Rapidly progressive HIV case highlights importance of specific immune response

The near-absence of an HIV-specific cytotoxic lymphocyte (CTL) response in a patient with extremely rapid disease progression emphasizes the importance of a robust HIV-specific immune response in combating the disease, according to a recent report.

Dr. James F. Demarest, from Duke University Medical Center in Durham, North Carolina, and colleagues analysed the immunologic and virologic profile of a 35-year-old black male who progressed from initial HIV infection to death in less than 6 months. The patient was not treated with antiretroviral therapy.

While the patient had an altered humoral response, the most distinctive immunologic feature was the near-absence of detectable HIV-specific CTL responses, the researchers note in the September 20th issue of AIDS Research and Human Retroviruses.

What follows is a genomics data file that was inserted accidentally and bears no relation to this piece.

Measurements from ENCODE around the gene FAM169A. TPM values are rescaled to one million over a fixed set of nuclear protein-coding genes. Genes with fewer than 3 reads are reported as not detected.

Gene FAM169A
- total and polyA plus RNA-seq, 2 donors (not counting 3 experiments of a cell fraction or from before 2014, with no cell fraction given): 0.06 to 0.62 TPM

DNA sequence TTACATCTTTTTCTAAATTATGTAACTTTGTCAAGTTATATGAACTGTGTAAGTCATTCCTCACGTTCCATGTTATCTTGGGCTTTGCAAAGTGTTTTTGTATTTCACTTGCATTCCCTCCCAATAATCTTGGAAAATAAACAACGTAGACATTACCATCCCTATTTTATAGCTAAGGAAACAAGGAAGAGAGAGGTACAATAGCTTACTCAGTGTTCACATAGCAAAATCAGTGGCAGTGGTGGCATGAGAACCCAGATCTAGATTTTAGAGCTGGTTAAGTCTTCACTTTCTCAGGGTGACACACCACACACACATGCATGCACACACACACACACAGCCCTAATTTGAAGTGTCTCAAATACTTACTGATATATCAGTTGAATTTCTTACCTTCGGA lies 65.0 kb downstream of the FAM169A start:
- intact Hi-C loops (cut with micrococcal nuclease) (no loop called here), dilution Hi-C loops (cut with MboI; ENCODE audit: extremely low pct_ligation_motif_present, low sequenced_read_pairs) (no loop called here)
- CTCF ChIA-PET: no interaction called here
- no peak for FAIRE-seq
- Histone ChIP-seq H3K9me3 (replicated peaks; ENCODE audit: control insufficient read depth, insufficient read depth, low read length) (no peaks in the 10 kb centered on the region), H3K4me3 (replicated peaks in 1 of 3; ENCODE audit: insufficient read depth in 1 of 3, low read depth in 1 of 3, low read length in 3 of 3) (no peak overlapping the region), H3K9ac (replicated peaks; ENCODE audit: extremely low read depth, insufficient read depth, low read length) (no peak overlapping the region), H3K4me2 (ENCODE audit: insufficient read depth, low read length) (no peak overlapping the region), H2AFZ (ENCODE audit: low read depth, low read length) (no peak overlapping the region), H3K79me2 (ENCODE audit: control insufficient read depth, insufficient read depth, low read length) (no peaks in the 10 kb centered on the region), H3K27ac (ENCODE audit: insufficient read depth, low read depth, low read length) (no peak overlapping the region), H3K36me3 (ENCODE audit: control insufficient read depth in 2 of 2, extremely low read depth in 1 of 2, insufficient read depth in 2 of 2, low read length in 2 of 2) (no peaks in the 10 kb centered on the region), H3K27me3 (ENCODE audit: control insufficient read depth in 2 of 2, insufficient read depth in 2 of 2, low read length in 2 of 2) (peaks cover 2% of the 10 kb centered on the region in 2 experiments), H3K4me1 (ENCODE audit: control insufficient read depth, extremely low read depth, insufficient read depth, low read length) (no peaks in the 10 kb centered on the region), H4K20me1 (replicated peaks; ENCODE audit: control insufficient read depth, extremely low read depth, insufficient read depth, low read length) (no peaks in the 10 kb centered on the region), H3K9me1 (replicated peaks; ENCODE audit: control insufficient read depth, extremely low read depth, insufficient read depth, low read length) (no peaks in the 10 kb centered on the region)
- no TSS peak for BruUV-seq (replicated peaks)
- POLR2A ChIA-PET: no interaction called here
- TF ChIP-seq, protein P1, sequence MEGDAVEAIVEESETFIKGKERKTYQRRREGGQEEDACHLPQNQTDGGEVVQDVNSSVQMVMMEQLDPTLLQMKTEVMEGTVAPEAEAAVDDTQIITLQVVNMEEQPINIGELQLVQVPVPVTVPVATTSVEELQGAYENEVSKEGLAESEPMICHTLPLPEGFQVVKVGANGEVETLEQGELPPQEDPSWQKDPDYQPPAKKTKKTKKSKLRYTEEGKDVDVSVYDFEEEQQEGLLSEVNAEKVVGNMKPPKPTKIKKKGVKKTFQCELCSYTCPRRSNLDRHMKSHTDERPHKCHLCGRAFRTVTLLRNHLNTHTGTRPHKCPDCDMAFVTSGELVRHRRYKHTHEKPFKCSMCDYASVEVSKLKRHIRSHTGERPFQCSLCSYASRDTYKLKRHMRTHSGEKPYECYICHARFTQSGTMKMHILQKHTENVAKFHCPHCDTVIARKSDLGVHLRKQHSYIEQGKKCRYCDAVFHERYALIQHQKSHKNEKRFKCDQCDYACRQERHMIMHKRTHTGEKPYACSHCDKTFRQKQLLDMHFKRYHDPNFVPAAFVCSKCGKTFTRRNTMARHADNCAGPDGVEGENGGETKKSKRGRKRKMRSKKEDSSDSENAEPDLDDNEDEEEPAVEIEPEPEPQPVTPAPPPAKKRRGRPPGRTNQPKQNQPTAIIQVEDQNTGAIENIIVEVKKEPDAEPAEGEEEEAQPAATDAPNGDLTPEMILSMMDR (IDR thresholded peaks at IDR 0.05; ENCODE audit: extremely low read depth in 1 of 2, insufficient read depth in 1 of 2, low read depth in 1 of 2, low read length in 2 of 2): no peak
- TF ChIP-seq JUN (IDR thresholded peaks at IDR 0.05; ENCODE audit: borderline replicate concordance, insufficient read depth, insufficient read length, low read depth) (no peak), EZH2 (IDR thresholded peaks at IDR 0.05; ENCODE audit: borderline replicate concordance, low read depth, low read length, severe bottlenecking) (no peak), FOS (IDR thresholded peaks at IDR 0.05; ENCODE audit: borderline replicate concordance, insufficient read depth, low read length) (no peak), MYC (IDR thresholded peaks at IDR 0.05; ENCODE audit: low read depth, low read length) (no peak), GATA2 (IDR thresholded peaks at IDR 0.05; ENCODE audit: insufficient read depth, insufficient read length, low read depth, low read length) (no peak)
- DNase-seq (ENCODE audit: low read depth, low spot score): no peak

Immune cell analysis revealed a decreased percentage of CD8+ cells expressing CD45R0 and CD28 and an increased percentage of cells expressing CD45RA and CD57.

Limited sequence diversity was noted in primary viral isolates recovered throughout the disease course, the authors state. While cloned viral envelopes demonstrated broad coreceptor usage patterns, there was no evidence that infection occurred through these alternative receptors. The viral isolates maintained an R5 phenotype throughout the course of infection.

“Much emphasis has been placed on the virus and its coreceptor as determinants of disease stability/progression,” the investigators note. The current findings suggest that the ability to mount an HIV-specific immune response during the early stages of infection may be an equally important determinant of disease progression.


AIDS Res Hum Retroviruses 2001;17:1333-1344.

Source: Reuters Health

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